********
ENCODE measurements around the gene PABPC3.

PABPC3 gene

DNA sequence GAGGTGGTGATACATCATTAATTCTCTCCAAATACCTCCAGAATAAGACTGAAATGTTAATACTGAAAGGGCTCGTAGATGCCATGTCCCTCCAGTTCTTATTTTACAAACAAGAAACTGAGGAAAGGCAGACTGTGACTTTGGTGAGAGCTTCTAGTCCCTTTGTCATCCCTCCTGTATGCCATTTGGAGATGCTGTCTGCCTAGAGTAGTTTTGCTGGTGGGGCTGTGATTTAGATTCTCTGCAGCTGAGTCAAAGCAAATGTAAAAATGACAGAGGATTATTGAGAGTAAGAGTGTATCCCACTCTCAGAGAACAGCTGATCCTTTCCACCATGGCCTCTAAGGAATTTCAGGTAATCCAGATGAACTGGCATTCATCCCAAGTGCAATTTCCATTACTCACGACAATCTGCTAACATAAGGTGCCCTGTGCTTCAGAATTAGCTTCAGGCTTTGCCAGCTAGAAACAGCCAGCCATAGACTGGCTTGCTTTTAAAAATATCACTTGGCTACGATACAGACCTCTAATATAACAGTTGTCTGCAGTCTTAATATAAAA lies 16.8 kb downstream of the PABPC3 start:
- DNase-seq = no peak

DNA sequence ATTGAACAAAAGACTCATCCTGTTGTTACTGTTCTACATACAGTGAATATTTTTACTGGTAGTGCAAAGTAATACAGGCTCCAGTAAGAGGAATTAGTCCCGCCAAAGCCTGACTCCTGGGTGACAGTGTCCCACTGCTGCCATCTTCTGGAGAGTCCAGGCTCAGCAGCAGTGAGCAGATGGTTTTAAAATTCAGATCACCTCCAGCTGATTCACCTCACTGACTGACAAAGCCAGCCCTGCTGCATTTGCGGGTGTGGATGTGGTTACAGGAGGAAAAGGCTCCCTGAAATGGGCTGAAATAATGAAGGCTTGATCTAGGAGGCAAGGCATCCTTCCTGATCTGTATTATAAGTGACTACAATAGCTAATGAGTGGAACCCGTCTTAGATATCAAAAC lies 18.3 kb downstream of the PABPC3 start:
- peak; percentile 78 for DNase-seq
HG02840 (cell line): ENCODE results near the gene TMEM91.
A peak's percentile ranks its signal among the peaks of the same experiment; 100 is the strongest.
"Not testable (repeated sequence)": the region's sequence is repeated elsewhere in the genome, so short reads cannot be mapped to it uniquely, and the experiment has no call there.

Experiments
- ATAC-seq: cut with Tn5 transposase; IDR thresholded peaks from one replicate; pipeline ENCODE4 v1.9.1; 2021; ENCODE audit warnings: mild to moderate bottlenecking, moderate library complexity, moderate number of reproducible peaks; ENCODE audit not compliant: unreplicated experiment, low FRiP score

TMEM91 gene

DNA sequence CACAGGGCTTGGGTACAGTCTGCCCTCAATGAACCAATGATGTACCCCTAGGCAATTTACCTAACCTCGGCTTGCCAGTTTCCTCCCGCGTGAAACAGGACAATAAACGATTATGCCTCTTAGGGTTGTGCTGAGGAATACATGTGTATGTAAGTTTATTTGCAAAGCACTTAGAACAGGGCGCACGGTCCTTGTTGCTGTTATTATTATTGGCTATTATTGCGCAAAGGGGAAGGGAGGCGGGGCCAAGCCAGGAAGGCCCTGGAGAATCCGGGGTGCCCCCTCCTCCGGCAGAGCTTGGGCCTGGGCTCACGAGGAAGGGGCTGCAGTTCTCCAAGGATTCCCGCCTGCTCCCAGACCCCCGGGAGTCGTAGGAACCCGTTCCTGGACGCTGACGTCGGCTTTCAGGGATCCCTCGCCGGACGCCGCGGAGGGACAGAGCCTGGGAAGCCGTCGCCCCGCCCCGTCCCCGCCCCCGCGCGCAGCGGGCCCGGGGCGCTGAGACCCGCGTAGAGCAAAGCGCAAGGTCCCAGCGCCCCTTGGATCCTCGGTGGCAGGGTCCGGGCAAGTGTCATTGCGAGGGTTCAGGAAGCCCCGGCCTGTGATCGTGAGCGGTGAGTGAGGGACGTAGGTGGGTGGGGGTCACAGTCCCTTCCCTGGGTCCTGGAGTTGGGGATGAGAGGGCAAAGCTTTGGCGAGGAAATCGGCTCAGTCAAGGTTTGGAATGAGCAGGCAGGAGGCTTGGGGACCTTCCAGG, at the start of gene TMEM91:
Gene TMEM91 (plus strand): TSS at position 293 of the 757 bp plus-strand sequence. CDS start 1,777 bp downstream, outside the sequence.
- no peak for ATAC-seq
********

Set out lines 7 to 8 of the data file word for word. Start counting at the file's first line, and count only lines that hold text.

HG02840 (cell line): ENCODE results near the gene TMEM91.
A peak's percentile ranks its signal among the peaks of the same experiment; 100 is the strongest.